Stained Sugar Glass
Age level: 10 to 12
Scripture: Psalm 29:2
Materials: Water, sugar, light corn syrup, food coloring, flavor
extracts, wooden cooking spoons, a saucepan with a lid, access to a
stovetop, an aluminum pie tin for each child, small bowls, cooking
oil, paper towels, glass or ceramic liquid measuring cups, hot
pads, toothpicks, and a large work area.
Alert: Have an adult cook the recipe and then distribute
the liquid candy. Adult supervision is necessary for this activity,
so consider recruiting extra volunteers to help kids.
Kids can create edible stained glass with this activity.
You'll need the following ingredients (makes enough candy for five
1 cup water
2 cups sugar
3/4 cup light corn syrup
While an adult cooks the candy mixture, have kids oil the inside
of their pie tins using a paper towel and cooking oil.
Have an adult bring the water to a boil. Add the sugar and syrup
and return the mixture to a boil. Cover the saucepan with a lid,
and allow it to boil for two minutes. Then remove the lid. Allow
the mixture to continue boiling for about 10 to 15 minutes without
stirring. While the mixture is boiling, fill a small bowl with cold
water and set it near the stove. Test the mixture for the "hard
crack" stage by dribbling a small amount of the mixture into the
cold water. If the mixture makes long threads that crack in the
water (test this with your fingers in the water), the candy has
reached hard crack stage. Once the candy has reached this stage,
remove it from the heat immediately.
Distribute the candy mixture into the glass or ceramic measuring
cups. Add food coloring to each batch of candy until the desired
color is reached. Add 1/4 teaspoon of the desired flavor extract to
each batch, and stir until the color and flavor are thoroughly
mixed. Have adults pour equal amounts of each color of candy into
one part of kids' pie tins. The goal is to keep the colors as
separate as possible (the candy will cool and will become much
thicker). Once all the colors have been added to the pie tins, the
candy thickness should be no more than 1/4-inch.
Have kids use toothpicks to blend and swirl the colors. Allow the
candy to cool completely before kids take their stained-glass
creations home. Kids can break the candy into shards or leave it as
a complete work of candy art.
As the candy cools, read aloud the Scripture. Ask, "Where do we see
lots of stained glass? Why do you think many churches have stained
glass in their worship areas? Why do you think we like to make the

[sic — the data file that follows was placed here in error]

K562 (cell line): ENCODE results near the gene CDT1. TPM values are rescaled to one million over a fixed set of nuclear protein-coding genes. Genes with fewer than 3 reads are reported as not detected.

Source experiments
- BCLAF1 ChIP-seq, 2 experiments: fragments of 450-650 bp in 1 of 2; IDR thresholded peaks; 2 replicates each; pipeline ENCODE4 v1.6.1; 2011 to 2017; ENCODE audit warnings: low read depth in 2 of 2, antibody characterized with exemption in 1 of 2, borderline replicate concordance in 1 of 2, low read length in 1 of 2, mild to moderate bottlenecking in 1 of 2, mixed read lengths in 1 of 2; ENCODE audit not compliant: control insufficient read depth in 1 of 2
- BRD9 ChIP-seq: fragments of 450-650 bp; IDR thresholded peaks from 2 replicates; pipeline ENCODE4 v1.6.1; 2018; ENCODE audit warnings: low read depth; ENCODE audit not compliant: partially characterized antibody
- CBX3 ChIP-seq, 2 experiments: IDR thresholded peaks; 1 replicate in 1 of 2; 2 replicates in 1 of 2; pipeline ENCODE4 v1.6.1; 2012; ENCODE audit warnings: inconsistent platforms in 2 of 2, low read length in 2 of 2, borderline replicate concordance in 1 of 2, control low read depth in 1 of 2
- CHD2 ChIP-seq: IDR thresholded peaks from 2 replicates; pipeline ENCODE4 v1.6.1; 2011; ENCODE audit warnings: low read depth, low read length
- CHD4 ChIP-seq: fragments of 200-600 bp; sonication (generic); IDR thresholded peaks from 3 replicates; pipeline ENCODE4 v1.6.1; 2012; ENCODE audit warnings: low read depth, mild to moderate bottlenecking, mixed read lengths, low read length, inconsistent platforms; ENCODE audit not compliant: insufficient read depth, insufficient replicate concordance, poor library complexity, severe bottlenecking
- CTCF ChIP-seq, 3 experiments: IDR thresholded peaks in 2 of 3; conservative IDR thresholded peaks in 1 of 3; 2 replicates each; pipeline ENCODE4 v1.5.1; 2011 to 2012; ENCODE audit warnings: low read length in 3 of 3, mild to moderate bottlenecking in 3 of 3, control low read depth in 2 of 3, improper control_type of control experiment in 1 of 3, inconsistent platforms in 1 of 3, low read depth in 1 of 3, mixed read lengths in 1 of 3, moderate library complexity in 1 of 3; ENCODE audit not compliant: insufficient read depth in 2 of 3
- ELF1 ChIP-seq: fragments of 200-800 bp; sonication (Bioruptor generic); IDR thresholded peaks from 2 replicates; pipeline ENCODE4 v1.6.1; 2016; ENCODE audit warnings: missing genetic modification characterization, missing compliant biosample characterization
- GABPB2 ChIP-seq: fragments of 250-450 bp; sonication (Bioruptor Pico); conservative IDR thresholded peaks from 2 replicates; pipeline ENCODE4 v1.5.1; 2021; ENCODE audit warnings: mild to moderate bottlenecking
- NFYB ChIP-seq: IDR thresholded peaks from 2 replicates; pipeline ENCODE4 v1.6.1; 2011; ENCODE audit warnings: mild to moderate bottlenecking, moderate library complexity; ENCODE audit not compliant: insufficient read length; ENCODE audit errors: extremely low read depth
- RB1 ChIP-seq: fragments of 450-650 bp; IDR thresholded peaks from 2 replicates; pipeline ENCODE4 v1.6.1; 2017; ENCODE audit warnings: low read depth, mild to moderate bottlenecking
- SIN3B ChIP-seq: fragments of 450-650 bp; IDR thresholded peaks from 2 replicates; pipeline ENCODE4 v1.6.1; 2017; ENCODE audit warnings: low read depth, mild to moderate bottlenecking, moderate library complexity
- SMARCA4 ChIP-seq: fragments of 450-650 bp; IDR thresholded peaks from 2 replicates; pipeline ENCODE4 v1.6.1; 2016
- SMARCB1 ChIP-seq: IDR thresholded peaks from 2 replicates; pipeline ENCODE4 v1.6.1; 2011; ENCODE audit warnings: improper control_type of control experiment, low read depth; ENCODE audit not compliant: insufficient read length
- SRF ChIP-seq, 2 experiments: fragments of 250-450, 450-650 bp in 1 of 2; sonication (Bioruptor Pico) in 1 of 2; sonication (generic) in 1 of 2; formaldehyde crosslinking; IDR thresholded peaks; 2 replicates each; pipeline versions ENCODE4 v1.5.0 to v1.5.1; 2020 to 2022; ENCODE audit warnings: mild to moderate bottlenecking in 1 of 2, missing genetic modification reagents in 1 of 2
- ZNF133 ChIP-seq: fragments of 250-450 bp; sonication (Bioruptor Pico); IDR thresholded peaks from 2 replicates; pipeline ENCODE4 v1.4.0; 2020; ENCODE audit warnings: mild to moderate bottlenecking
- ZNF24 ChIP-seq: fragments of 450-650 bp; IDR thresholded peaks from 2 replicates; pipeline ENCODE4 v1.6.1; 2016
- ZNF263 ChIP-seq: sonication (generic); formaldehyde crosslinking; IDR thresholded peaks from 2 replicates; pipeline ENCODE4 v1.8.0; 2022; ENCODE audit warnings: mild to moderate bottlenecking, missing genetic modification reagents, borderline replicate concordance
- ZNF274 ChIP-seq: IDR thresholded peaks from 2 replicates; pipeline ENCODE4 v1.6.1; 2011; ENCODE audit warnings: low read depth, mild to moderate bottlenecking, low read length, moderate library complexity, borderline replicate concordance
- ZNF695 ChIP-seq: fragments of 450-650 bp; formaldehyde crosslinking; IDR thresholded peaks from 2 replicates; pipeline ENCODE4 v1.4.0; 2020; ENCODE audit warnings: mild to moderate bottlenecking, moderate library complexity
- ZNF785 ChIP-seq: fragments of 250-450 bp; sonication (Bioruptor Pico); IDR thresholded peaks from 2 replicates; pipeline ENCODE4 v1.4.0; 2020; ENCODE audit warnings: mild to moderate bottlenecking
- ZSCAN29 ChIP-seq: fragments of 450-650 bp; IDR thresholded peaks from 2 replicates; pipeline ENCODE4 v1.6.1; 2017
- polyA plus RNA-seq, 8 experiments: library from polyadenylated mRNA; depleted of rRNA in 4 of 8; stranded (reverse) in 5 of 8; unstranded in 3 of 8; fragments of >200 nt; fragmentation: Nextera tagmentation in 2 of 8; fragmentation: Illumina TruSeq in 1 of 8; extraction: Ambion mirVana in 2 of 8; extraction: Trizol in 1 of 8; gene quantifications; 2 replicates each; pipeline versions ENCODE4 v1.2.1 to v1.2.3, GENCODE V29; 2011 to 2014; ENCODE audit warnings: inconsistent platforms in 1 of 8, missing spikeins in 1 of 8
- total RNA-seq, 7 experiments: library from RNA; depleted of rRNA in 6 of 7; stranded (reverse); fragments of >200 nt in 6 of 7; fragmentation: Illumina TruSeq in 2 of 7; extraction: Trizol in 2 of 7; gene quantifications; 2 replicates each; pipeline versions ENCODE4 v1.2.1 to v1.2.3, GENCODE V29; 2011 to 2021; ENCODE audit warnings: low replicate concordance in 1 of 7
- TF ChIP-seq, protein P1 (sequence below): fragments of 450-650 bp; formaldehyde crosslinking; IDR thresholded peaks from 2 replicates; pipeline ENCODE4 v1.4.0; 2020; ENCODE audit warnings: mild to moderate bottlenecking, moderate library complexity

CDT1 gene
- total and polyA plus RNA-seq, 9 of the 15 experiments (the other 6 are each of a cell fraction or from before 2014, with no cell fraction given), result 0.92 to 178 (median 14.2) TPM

places where we worship beautiful? What does 'splendor' mean in
this verse? How do you think God wants us to worship him?"
Age level: 6 to 12
Scripture: Psalm 98:4-6
Materials: Paper plates, soft drink bottle tops, heavy thread,
various sizes of empty tin cans with plastic lids, 12-inch wooden
dowels, various sizes of empty glass jars, empty paper towel rolls,
metal jar lids, waxed paper, rubber bands, staplers, masking tape,
ice pick (for adult use only), water, large pompoms, 1/4-inch
elastic, glue, hole punch, scissors, dried rice or beans, and large
Create a joyful noise with these exciting musical instruments
kids will have a blast making and playing as they celebrate their
1. Noise Shaker-Have kids seal one end of an empty
paper towel roll using a 4x4-inch piece of waxed paper and a rubber
band. Fill the tube with 1/4 cup dried rice or beans, and then seal
the open end of the tube with another 4x4-inch piece of waxed paper
and rubber band. Cover each end with masking tape.
2. Twirling Drums-Have kids staple two facing
paper plates together around the edges. Punch two holes along the
edges on opposite sides of the plates. Tie a large bead to an
8-inch section of heavy duty thread, and tie the other end through
one hole on each plate. Repeat this for the second hole. Tape a
wooden dowel on the center edge of the plates below the two holes.
Once the dowel is attached, kids will roll the dowel between their
hands to twirl the drum and create a unique beat.
3. Crystal Bells-Fill various size glass jars with
different amounts of water and line up the jars according to size.
Have kids use wooden dowels to tap the jars and test their sounds.
Adjust the sounds by adding or subtracting water from the
4. Tambourines-Have kids staple two facing paper
plates together around the edges. Using a hole punch, punch eight
evenly spaced holes around the edges of the plates. Have an adult
punch a hole in the center of 16 bottle tops using an ice pick.
Kids can string two bottle tops on 3-inch pieces of heavy duty
thread and then tie the thread through the holes in the edges of
the plates. Keep the bottle tops on the same side of the plate, and
tie them so that when the tambourine is shaken, the bottle tops
will clang together.
5. Bongo Drums-Seal tin cans with their plastic
lids. Have kids glue pompoms to the ends of wooden dowels and set
them aside to dry. Once dry, kids can tap on the lid tops to create
a great beat. Remember, bigger cans will make deeper sounds, while
smaller cans will create higher sounds.
6. Castanets-Have an adult punch two holes in
metal jar lids using an ice pick. Each child will need four lids to
make a set of castanets. Have kids tie 3-inch sections of 1/4-inch
elastic through the holes and cut off any extra. Kids will wear one
castanet on each thumb and the other on their forefingers or middle
fingers. Once the music starts, kids can click their fingers
together to create the rat-a-tat-tat beat of the castanet.
Once kids have made their instruments of choice, have everyone
practice playing them. You can recruit one child to "conduct," or
just have kids march around the room playing their instruments as
they praise God for his Son, Jesus.